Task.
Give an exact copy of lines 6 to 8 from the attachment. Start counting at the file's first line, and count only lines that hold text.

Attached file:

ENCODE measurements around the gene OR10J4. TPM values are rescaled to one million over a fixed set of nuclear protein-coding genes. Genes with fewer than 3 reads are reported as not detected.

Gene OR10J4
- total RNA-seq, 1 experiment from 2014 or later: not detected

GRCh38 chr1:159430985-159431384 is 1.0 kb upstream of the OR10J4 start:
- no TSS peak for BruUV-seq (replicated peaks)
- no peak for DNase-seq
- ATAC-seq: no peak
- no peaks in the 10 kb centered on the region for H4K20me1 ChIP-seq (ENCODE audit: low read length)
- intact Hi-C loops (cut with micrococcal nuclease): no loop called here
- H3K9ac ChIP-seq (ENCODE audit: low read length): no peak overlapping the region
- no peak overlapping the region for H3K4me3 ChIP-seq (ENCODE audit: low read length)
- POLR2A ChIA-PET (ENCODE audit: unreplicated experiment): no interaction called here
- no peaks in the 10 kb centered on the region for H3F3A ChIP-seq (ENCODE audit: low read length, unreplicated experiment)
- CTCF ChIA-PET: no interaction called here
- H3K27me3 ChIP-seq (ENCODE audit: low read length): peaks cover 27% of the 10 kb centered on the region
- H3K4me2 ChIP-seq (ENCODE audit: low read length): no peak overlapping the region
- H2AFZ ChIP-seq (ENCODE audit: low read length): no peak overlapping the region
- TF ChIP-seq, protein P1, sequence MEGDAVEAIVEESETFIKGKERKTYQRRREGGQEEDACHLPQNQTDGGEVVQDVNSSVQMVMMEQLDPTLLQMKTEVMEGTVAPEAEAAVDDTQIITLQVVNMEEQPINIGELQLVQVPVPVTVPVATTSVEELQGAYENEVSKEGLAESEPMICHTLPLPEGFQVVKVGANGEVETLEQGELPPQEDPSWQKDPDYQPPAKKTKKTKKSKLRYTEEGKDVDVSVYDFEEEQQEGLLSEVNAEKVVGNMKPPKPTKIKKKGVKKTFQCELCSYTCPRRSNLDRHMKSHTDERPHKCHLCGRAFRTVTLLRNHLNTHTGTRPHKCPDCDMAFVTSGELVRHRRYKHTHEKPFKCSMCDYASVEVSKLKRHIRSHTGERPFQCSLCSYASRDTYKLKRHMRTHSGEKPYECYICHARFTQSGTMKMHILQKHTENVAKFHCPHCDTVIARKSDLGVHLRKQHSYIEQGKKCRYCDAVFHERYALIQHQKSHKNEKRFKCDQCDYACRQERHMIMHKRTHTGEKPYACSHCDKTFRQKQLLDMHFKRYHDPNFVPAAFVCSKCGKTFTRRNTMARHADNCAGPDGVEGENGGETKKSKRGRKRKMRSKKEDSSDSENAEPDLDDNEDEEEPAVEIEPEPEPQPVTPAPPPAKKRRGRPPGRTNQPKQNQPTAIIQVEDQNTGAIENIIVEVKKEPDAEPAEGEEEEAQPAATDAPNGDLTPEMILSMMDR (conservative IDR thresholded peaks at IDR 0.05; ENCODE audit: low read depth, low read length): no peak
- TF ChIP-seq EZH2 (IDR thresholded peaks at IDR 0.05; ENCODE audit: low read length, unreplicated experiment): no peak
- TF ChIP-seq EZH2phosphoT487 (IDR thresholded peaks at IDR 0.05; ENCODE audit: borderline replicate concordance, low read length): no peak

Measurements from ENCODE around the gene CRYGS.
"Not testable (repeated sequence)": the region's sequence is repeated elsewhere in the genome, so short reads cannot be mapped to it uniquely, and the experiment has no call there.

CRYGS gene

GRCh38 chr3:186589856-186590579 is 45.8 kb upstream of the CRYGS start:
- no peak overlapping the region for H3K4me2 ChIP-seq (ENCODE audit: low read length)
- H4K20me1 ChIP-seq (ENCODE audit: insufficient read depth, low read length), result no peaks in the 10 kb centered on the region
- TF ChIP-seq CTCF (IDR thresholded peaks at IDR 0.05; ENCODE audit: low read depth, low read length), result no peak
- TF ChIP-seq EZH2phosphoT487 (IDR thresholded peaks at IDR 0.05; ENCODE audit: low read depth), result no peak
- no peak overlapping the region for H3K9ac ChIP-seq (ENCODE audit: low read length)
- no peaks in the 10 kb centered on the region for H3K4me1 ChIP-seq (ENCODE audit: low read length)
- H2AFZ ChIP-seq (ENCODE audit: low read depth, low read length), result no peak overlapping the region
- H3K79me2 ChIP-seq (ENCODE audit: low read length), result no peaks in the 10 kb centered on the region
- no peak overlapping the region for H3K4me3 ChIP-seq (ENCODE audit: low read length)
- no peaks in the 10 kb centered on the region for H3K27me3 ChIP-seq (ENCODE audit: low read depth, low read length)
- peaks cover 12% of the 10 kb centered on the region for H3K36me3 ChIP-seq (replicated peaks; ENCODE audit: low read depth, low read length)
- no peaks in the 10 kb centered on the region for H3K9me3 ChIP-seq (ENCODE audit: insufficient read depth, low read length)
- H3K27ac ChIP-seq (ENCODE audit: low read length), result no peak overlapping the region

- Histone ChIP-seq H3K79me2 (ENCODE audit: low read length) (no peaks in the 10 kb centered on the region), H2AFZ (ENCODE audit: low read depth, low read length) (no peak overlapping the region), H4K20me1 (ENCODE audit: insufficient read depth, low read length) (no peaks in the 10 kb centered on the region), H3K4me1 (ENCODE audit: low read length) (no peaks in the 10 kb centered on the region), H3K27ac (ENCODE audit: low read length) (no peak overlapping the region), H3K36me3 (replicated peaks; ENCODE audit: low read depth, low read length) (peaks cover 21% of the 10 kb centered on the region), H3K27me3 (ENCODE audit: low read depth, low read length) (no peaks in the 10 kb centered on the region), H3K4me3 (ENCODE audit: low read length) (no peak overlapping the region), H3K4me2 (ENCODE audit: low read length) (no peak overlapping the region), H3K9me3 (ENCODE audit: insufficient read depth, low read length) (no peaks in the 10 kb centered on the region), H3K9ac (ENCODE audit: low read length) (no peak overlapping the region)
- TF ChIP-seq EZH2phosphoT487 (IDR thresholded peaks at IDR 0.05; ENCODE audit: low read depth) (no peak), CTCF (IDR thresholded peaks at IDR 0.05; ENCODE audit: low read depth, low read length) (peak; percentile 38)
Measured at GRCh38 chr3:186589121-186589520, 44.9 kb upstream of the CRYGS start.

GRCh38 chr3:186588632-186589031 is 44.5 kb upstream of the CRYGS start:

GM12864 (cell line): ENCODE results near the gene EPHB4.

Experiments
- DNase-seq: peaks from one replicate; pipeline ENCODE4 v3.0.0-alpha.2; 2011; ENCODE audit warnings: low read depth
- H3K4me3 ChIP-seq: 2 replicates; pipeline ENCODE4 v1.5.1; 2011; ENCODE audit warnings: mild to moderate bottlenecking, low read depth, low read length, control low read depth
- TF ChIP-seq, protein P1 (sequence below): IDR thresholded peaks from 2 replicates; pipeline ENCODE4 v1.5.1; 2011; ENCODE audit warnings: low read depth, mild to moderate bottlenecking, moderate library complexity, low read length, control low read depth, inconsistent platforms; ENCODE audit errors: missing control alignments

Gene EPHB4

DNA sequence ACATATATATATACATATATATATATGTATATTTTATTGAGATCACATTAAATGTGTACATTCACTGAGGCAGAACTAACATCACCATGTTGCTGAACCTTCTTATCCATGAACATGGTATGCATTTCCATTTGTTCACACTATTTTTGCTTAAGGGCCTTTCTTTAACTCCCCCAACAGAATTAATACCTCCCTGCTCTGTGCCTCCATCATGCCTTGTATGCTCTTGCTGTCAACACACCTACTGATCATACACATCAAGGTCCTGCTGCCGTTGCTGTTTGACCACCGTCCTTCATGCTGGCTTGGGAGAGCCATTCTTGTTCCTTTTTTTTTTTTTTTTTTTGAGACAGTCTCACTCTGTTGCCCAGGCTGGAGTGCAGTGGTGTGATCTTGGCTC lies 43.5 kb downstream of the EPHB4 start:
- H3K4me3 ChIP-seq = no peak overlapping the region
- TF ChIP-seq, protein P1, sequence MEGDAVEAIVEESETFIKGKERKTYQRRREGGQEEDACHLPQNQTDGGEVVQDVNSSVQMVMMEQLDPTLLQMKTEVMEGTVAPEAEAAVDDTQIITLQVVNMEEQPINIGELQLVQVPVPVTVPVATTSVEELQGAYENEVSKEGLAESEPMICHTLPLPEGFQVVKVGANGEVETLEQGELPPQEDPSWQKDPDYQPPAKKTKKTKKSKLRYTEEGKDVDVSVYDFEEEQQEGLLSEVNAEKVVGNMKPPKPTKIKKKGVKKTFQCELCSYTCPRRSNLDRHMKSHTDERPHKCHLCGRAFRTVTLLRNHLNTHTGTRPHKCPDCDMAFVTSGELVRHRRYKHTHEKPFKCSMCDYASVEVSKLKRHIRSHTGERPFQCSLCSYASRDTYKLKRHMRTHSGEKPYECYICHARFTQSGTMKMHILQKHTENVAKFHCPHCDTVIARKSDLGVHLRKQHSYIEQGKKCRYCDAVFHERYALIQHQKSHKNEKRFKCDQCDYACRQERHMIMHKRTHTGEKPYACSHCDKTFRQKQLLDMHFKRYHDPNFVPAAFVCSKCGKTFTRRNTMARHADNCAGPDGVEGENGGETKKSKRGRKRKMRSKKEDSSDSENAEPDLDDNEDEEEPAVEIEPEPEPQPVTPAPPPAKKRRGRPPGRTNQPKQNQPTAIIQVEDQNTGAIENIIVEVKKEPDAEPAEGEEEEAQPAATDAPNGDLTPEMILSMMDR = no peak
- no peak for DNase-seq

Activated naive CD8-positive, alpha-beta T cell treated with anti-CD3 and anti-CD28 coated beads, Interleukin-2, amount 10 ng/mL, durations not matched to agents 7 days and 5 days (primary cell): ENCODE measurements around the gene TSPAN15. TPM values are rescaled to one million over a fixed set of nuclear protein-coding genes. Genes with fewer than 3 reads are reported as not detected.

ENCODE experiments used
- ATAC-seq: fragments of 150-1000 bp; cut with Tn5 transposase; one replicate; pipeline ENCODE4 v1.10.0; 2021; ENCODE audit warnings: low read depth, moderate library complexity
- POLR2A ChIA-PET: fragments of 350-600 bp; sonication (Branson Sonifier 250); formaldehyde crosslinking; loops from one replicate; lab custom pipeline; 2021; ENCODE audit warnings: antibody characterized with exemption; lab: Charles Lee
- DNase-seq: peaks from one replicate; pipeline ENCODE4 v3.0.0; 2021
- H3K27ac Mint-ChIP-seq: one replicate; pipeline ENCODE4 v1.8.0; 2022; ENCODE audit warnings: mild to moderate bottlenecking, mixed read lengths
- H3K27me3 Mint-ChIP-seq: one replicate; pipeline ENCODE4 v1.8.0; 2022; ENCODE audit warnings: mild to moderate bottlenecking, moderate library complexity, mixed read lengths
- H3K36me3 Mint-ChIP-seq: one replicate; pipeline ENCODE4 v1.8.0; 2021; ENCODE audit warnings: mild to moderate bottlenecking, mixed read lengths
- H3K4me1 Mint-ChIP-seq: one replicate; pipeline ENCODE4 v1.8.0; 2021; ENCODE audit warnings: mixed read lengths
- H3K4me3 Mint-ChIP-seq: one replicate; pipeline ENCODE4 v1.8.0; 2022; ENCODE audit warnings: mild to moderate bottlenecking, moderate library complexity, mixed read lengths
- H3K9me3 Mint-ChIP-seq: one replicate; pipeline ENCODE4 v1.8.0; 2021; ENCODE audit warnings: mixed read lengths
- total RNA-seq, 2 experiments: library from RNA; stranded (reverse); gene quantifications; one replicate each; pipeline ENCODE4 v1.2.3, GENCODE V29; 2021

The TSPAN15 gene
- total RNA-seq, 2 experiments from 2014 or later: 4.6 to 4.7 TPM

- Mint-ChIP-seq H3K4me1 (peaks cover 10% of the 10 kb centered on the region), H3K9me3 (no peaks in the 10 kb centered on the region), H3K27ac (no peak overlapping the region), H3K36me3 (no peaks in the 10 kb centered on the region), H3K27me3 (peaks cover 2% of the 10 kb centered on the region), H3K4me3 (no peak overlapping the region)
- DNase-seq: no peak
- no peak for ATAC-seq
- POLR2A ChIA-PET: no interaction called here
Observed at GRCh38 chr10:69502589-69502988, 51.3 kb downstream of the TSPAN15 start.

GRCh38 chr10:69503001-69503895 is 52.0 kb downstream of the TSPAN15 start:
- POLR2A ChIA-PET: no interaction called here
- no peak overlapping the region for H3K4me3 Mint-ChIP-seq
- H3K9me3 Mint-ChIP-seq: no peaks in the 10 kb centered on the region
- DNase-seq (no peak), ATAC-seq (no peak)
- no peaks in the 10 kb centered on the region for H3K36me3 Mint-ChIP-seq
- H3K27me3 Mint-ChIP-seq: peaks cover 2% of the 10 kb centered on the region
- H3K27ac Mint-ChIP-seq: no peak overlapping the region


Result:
- no peak for DNase-seq
- ATAC-seq: no peak
- no peaks in the 10 kb centered on the region for H4K20me1 ChIP-seq (ENCODE audit: low read length)